When I was eleven years old, I choked on a fish bone. My mum used to make iced-fish stew for dinner every Sunday then, and my favorite part of the fish was the head. Only God in heaven knows why l liked it – I certainly don’t remember – but after that episode with the bone, my love for it diminished considerably.
We were having supper that night – mum, dad, myself, and my three elder brothers. As usual, I was playing with my fish, dissecting it like a surgeon performing an operation. Now, there is this bone that no little boy who ever ate a fish head misses. It looks like a sword. When I got to it, I carefully extricated it and waved it at my brothers.
“The fish sword!” I proclaimed happily.
Chidi and Ifenna, my eldest brothers, ignored me, but Emeka got interested at once. He hadn’t quite lost his fascination with fish heads.
Dad sighed from across the table. “It beats me what you boys find exciting about a fish head,” he said.
“Stop playing with your fish,” mum chided.
“It’s a sword, mum. A fish sword!” I told her.
“You’ll soon choke on it,” she replied, looking away.
Thinking how dense mum was, I plopped the bone into my mouth, chewed slightly, and swallowed. Seconds later, I choked on the bone.
“Get a cup of water!” mum cried, rushing quickly to my side. I was gagging and coughing and holding my neck, trying effortlessly to dislodge the bone. Ifenna suddenly appeared beside me with a cup of water. “Drink!” he screamed.
I drained half of the cup in an instant, and then stopped to check if the bone was gone. It wasn’t.
“It’s still there!” I cried.
“Finish the water!” mum told me. “Swallow it forcefully!”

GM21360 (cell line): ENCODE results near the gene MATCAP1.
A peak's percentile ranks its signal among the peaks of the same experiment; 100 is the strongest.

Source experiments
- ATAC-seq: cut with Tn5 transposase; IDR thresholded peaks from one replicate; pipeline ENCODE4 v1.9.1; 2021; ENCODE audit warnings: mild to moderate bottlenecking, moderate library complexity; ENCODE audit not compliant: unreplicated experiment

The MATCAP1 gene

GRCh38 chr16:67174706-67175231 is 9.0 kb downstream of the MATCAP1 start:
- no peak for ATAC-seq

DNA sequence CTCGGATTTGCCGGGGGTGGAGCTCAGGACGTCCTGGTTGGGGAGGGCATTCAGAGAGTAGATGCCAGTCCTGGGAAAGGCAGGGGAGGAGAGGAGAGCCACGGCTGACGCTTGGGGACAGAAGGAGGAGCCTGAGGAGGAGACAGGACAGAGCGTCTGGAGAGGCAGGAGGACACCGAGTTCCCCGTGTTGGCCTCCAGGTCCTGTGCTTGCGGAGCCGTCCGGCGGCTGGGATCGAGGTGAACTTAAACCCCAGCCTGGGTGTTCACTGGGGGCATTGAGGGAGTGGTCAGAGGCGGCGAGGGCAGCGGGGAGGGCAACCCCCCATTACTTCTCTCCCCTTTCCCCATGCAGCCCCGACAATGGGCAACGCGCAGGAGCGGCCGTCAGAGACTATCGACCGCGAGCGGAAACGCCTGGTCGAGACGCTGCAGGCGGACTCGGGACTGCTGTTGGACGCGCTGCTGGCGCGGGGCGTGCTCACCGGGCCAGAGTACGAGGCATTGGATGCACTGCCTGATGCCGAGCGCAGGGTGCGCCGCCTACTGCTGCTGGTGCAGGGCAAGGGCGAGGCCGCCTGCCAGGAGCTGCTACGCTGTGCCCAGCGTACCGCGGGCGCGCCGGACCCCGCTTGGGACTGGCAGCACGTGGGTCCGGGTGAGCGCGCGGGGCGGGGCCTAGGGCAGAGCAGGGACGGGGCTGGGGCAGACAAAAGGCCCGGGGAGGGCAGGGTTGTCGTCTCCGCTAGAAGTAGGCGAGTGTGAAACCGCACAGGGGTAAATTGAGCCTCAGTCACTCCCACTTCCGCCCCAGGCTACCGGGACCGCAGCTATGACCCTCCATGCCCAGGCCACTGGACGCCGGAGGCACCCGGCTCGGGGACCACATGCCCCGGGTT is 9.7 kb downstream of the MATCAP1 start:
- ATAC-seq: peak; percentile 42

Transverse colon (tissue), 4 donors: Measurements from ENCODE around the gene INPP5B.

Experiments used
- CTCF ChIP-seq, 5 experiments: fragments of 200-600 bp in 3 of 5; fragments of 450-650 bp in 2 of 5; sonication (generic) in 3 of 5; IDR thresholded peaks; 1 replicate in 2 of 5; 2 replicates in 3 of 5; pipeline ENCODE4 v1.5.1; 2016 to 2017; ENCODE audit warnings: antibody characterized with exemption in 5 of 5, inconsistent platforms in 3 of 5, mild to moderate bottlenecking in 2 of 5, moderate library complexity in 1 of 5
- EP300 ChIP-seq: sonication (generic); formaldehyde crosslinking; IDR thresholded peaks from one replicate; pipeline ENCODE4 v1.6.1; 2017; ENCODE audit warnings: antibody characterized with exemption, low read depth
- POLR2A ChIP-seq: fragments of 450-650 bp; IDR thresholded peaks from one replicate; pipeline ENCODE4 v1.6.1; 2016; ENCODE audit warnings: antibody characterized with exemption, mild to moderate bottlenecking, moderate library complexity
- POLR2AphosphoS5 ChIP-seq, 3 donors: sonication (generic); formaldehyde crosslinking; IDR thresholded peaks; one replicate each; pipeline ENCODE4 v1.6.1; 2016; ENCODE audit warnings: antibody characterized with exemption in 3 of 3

I upturned the cup into my mouth, swallowing hard.
“Is it still there?” mum asked, visibly worried. “Is it still there?”
I felt my throat. Yes. Yes, it’s gone… no! “No, it’s still there!” I shrieked, getting scared now. “Mummy, it’s still there!”
“More water!” she cried, and my brothers scrambled to get it.
“Easy!” dad said with his deep voice, getting up from his seat. “No need to get hysteric.” We all looked at him, hoping he knew something we didn’t. Dad picked up an unfinished plate of rice, scoped up some with a big spoon, and asked me to open my mouth. I did. He upended the spoon’s load into my mouth.
“Chew the rice a little and swallow hard,” he advised me. “It should force the bone down.”
I did as told and swallowed.
“Now drink some water.”
“Is it gone?” dad asked, looking expectant. “It’s gone, right?”
I started to nod my head, but a sharp pinch in my throat stopped the motion. Everyone was on tenter-hooks, looking at me eagerly. A whimper of pain escaped from my lips – and they all started scrambling around again.
A bout of coughing seized me and I doubled over, holding my neck and chest. Dad suddenly grabbed me and smacked me hard on the back. Instantly, something gave in my throat, flew out through my open mouth and hit a glass cup on the dining table. And I stopped coughing.
Everyone was silent for a while. Then, Chidi picked up the glass cup and pried the thing that had flown out of my mouth off it. It was the fish sword.
“Still want this?” he asked me solemnly.
“No,” I replied, shaking my head. Emeka giggled nervously, and soon everyone was laughing.
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